The first part of 2 Peter 1:3 tells us, “By his divine power, God has given us everything we need for living a godly life.” This is the how and the what of God’s plan for life and marriage. He gives us the how first, “By his divine power,” and follows with the what, “everything we need for living a godly life.” And this includes living happily even after the initial stages of marriage.
The second part of the verse continues, “We have received all of this by coming to know him, the one who called us to himself by means of his marvelous glory and excellence.” When we know Christ, we have everything we need to live a godly life in our home and in our marriage. That means we can live godly even after we discover that our beloved has morning breath and “bed head,” and, yes, even if our spouse has the toilet-paper roll going in the wrong direction! Whether we face a minor irritation or a major impasse, God has given us everything we need to handle it in a godly way.
So how do we keep the fire burning in our marriage, and what are the spiritual instructions that can help us? Well, dear friends, as Ben Franklin once said, “Before marrying someone, keep your eyes wide open, but after marriage, keep them half shut.” There’s a great deal of truth in that statement, and Scripture takes it further: “Be devoted to one another in brotherly love; give preference to one another in honor; not lagging behind in diligence, fervent in spirit, serving the Lord;rejoicing in hope, persevering in tribulation, devoted to prayer, contributing to the needs of the saints, practicing hospitality” (Rom. 12:10–13, NASB).
People who know me well know I have a thing for punctuality. Early in my marriage, it became obvious to me that my beautiful bride did not inherit that gene. So, as most men might do, I paced and grumbled and tried hard to keep my cool. My wife and I had multiple discussions about this, and I eventually decided I would correct the problem by telling my bride what time we had to be somewhere. Nothing changed.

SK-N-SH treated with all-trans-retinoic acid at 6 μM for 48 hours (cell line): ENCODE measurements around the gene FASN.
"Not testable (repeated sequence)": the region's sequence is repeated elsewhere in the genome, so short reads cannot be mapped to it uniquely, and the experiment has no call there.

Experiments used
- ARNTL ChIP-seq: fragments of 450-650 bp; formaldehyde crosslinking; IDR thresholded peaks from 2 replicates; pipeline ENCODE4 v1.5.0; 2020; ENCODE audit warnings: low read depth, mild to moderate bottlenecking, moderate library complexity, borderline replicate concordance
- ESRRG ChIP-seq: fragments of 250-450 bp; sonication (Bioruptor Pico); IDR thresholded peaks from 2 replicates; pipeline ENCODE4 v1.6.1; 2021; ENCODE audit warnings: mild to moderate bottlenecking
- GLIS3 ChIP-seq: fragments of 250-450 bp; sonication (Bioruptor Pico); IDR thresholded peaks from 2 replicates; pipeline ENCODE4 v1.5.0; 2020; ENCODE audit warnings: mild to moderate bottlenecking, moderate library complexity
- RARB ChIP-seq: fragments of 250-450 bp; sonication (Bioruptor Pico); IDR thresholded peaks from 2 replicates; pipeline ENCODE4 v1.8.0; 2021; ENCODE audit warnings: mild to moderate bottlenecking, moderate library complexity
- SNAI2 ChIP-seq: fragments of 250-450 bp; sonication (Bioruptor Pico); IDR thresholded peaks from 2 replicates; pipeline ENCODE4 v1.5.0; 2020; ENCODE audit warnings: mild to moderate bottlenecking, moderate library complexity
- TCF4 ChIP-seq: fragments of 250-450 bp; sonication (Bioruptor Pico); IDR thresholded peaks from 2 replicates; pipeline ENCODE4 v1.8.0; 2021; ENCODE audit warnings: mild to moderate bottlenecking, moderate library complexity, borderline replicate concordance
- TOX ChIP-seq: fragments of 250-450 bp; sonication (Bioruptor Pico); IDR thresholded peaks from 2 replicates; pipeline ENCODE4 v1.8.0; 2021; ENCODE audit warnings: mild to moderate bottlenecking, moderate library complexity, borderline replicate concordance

Then I realized she didn’t know how long it took to get to where we were going, so I adapted my strategy and began telling her what time we had to leave. Little did I know, however, that our definitions of “leaving” were different. To her, it meant moving toward the car and making a last-minute stop before heading to the garage. So I adopted yet another strategy.
This time I told her what time we needed to be in the car, only to learn that the vanity mirror in the bathroom was apparently insufficient for applying lip liner, because this process now had to take place in the visor mirror as we sat in the driveway. Finally, I arrived at a workable solution. I now say, “We have to be backing out of the driveway at such and such a time,” and now she is always on time. (Always is a relative term in this application.)
What were my other options? Only to mumble and grumble and make us both miserable everywhere we went.
On the other side of that coin, I am about as flexible as an iron rod when it comes to schedule adaptations. If I didn’t plan for it, it ain’t gonna happen. My wife has patiently tolerated my inflexibility, and because of her, I am generally more spontaneous than I used to be. (Generally is a relative term in this application.)
These examples are what being “devoted to one another in brotherly love” and giving “preference to one another in honor” looks like in a marriage. If we followed that one scripture alone, it would take care of a large percentage of our problems, wouldn’t it?
But therein lies the problem. Most of us do those things while we’re courting our beloved but lag once the marriage ceremony has been performed. In those thrilling days of courtship, our devotion is unquestioned, we acquiesce to our beloved’s desires, and we pursue our future spouse with diligence and fervor. Though our mate-to-be has defects, our love seems to cover them all. We forgive readily and find it easy to be kind and merciful. Bearing with our beloved’s flaws is just an opportunity to show grace. If we could maintain this pattern of unconditional love throughout the years of our marriage, the honeymoon would indeed never end.
Listen, friends, if you want the honeymoon to never end, you must first understand something:
Personal holiness is the greatest asset of any marriage.
What that means is the more you adopt godly attributes, the more you will please your spouse. There is some truth in the oft-repeated adage among men of “happy wife, happy life.” Of course, that applies for women too. Happy husbands make for happy homes as well. Whether male or female, the more you grow in personal godliness, the more harmonious your relationship with your spouse. As you mature in personal holiness, your ability to love your spouse increases, and the demands of your own flesh decrease. Take a moment and examine your life: Is your Christian behavior conditional, depending on the actions of others? Do you love only those who love you in return, or do you offer mercy, grace, and honor even to those who don’t seem to deserve it? Are you living out the mandate of Romans 12:10–13, or have you discarded it as irrelevant to your married life?
Excerpt from “Happily… Even After” now available on Amazon.